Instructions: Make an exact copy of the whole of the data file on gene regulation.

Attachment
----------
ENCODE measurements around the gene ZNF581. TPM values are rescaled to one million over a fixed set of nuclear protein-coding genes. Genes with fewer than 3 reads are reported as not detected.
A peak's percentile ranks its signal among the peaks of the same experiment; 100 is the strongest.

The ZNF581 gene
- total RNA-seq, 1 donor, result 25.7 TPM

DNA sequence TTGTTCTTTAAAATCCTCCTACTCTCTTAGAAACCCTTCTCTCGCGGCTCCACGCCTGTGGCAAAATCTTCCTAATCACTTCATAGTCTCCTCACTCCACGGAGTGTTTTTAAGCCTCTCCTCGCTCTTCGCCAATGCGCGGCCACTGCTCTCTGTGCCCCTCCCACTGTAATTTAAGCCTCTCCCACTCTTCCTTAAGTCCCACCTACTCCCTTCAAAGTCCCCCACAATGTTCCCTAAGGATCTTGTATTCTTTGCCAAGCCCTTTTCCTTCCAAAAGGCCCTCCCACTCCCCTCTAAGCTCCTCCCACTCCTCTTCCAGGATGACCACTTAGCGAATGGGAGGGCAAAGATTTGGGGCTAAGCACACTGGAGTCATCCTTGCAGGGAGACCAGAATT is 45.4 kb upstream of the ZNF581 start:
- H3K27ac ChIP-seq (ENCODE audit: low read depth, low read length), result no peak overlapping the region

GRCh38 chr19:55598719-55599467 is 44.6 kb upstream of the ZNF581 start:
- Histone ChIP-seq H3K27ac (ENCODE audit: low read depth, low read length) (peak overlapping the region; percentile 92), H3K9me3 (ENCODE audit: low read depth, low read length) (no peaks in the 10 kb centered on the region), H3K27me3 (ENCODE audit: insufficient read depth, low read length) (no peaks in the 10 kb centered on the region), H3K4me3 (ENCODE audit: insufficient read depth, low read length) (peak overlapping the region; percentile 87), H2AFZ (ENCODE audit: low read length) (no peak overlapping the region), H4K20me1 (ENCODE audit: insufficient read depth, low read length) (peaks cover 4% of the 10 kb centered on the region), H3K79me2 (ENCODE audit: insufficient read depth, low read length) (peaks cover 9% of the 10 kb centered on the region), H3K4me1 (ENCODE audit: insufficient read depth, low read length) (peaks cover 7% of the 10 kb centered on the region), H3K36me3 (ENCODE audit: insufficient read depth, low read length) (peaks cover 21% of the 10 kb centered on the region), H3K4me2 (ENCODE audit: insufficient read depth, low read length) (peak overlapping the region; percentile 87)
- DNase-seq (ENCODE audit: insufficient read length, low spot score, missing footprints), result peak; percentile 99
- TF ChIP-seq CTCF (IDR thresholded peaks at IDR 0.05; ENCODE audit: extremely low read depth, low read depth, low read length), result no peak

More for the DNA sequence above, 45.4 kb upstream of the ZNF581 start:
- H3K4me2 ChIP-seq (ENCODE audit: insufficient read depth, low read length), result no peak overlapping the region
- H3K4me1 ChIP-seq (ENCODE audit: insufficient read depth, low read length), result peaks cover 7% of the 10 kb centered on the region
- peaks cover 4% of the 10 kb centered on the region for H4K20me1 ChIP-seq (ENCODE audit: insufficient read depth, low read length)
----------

ENCODE measurements around the gene ZNF581. TPM values are rescaled to one million over a fixed set of nuclear protein-coding genes. Genes with fewer than 3 reads are reported as not detected.
A peak's percentile ranks its signal among the peaks of the same experiment; 100 is the strongest.

The ZNF581 gene
- total RNA-seq, 1 donor, result 25.7 TPM

DNA sequence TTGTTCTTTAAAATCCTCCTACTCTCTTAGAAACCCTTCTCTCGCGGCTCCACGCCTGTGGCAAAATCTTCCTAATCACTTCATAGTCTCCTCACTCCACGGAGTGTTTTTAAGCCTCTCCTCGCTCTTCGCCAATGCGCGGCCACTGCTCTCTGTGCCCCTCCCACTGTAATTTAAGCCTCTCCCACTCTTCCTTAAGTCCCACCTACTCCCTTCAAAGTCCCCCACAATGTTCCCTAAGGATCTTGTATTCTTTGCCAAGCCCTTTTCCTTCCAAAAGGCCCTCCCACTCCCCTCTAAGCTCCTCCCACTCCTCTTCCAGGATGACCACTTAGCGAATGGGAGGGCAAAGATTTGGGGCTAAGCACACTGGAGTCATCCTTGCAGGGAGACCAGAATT is 45.4 kb upstream of the ZNF581 start:
- H3K27ac ChIP-seq (ENCODE audit: low read depth, low read length), result no peak overlapping the region

GRCh38 chr19:55598719-55599467 is 44.6 kb upstream of the ZNF581 start:
- Histone ChIP-seq H3K27ac (ENCODE audit: low read depth, low read length) (peak overlapping the region; percentile 92), H3K9me3 (ENCODE audit: low read depth, low read length) (no peaks in the 10 kb centered on the region), H3K27me3 (ENCODE audit: insufficient read depth, low read length) (no peaks in the 10 kb centered on the region), H3K4me3 (ENCODE audit: insufficient read depth, low read length) (peak overlapping the region; percentile 87), H2AFZ (ENCODE audit: low read length) (no peak overlapping the region), H4K20me1 (ENCODE audit: insufficient read depth, low read length) (peaks cover 4% of the 10 kb centered on the region), H3K79me2 (ENCODE audit: insufficient read depth, low read length) (peaks cover 9% of the 10 kb centered on the region), H3K4me1 (ENCODE audit: insufficient read depth, low read length) (peaks cover 7% of the 10 kb centered on the region), H3K36me3 (ENCODE audit: insufficient read depth, low read length) (peaks cover 21% of the 10 kb centered on the region), H3K4me2 (ENCODE audit: insufficient read depth, low read length) (peak overlapping the region; percentile 87)
- DNase-seq (ENCODE audit: insufficient read length, low spot score, missing footprints), result peak; percentile 99
- TF ChIP-seq CTCF (IDR thresholded peaks at IDR 0.05; ENCODE audit: extremely low read depth, low read depth, low read length), result no peak

More for the DNA sequence above, 45.4 kb upstream of the ZNF581 start:
- H3K4me2 ChIP-seq (ENCODE audit: insufficient read depth, low read length), result no peak overlapping the region
- H3K4me1 ChIP-seq (ENCODE audit: insufficient read depth, low read length), result peaks cover 7% of the 10 kb centered on the region
- peaks cover 4% of the 10 kb centered on the region for H4K20me1 ChIP-seq (ENCODE audit: insufficient read depth, low read length)